Tier 2 – This option functions as a voluntary savings scheme. Any number of withdrawals can be made from the corpus as and when required. You need to have a tier I NPS account to open a tier 2 account.

How is the Contribution Made by the NPS Holder Managed?

To enable the subscriber, create an attractive corpus on maturity, the NPS holder is given a choice of investment schemes with varying levels of debt and equity participation. One can choose an investment scheme as per his risk appetite. One can invest up to 75% in equity. This flexibility to choose investment schemes is an area where NPS scores over the Public Provident Fund (PPF) where one cannot choose where to invest the money. Being market linked NPS offers the potential to earn higher returns whereas in PPF the interest is determined by the government.

Who Can Subscribe for NPS?

A citizen of India (both resident and non-resident) in the age group of 18-60 can join NPS by submitting the application form and the necessary documents sought in the form. For private sector employees and self-employed persons, this is a good product as the annuity payouts can be a regular source of income during the retirement years.

How to Subscribe for NPS?

You can subscribe online by following the e-NPS process. Alternatively, you can apply offline through any of the Points of Presence (POPs) appointed for this. All the major commercial banks, brokers and Stock Holding Corporation Ltd perform the role of PoP.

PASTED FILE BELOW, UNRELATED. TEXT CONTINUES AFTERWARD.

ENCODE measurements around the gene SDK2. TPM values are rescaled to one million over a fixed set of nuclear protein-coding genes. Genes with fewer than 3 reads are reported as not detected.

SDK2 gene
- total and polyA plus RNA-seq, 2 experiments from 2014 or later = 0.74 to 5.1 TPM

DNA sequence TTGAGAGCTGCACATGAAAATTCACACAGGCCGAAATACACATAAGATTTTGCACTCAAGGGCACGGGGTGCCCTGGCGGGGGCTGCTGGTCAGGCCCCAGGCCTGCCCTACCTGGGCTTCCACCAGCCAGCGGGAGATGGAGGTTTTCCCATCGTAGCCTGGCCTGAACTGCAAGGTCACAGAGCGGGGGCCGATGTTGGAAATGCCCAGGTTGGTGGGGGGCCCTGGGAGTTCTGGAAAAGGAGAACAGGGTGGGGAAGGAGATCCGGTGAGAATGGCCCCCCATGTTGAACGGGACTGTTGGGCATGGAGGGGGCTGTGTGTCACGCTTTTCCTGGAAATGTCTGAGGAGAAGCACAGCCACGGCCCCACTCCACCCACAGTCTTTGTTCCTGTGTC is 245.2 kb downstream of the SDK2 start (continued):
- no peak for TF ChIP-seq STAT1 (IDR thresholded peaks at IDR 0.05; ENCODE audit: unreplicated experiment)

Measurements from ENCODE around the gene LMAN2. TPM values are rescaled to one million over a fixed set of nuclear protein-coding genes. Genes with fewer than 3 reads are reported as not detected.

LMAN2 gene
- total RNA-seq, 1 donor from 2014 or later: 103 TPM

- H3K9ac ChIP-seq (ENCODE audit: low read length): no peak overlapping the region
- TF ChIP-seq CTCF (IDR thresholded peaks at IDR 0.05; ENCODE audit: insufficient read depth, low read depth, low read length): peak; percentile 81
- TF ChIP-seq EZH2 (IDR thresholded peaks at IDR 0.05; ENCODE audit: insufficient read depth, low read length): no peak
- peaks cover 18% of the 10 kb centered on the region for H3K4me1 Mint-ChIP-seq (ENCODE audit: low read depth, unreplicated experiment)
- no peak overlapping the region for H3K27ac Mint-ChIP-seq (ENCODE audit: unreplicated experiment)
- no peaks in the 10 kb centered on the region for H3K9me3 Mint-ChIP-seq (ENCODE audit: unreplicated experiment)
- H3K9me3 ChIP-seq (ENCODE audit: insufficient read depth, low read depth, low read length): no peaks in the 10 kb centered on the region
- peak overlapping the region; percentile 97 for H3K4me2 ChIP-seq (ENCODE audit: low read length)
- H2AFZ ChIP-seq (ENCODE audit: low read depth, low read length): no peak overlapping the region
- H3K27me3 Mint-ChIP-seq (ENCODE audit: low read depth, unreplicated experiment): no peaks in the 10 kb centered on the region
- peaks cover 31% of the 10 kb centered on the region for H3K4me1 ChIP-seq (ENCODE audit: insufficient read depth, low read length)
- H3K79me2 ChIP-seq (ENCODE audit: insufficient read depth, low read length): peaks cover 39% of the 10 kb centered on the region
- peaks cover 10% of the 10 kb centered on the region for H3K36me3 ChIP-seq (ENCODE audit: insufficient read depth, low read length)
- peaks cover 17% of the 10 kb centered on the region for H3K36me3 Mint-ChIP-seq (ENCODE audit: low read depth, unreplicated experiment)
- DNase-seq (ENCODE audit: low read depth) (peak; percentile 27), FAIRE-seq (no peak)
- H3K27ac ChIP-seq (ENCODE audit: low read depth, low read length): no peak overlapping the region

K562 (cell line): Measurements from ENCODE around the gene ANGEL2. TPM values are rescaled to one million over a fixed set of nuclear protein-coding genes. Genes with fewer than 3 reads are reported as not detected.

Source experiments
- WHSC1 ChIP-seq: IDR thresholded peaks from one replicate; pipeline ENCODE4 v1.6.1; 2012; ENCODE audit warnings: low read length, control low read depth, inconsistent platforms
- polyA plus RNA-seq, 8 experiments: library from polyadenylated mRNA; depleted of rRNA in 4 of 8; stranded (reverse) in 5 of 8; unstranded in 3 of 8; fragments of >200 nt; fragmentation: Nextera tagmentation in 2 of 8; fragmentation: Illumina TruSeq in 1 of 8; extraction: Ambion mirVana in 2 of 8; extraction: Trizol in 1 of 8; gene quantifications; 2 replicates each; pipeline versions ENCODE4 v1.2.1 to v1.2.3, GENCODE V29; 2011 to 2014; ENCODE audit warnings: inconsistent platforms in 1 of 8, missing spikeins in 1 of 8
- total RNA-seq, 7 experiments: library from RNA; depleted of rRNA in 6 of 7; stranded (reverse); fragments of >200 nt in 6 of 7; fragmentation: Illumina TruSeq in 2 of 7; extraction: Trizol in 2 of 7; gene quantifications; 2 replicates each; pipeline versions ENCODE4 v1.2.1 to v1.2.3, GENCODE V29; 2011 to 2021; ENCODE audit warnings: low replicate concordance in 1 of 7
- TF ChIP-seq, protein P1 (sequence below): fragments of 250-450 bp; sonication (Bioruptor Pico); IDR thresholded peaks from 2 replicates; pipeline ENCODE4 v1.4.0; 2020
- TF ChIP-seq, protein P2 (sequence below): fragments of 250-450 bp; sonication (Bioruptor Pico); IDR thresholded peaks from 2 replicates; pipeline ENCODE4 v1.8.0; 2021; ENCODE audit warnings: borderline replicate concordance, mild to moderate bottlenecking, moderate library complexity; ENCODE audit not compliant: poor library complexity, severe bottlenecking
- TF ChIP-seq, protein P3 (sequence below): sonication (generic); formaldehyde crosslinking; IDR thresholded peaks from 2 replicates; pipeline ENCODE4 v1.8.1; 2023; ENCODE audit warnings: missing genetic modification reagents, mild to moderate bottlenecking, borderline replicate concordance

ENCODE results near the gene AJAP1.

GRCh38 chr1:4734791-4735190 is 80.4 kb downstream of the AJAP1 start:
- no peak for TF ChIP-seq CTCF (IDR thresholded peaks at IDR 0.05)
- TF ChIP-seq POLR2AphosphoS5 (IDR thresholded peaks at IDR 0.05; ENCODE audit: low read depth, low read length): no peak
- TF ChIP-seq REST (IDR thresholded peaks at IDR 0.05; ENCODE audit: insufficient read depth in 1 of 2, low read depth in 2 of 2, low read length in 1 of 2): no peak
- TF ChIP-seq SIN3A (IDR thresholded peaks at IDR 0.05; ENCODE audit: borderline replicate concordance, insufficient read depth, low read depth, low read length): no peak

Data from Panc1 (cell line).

Who Are The Fund Managers?

The existing pension fund managers (PFM) are:

  • SBI Pension Funds
  • LIC Pension Fund
  • UTI Retirement Solutions
  • HDFC Pension Fund
  • ICICI Prudential Pension Fund
  • Kotak Pension Fund
  • Reliance Capital Pension Fund
  • Birla Sun Life Pension Management Ltd.

What Are The Pension Plans of Insurance Companies?

Life insurance companies offer pension plans as a part of their product offerings. These pension plans do not offer any life insurance coverage. The objective of pension plans is to provide a guaranteed income either for life or for a pre-defined period of time. These plans are designed to protect an individual against the risk that he may outlive his savings. Instead, the insurance company bears this risk on behalf of the individual.

In accordance with IRDAI guidelines, the pension plans have to provide capital protection. Partial withdrawals from the pension fund corpus are not allowed making it highly illiquid. Further, the policyholders are required to buy an annuity from the same life insurance company. Thus, even in case of dissatisfactory services, one is compelled to continue with the same company.

Pension plans offer two types of annuities, immediate annuity, and deferred annuity.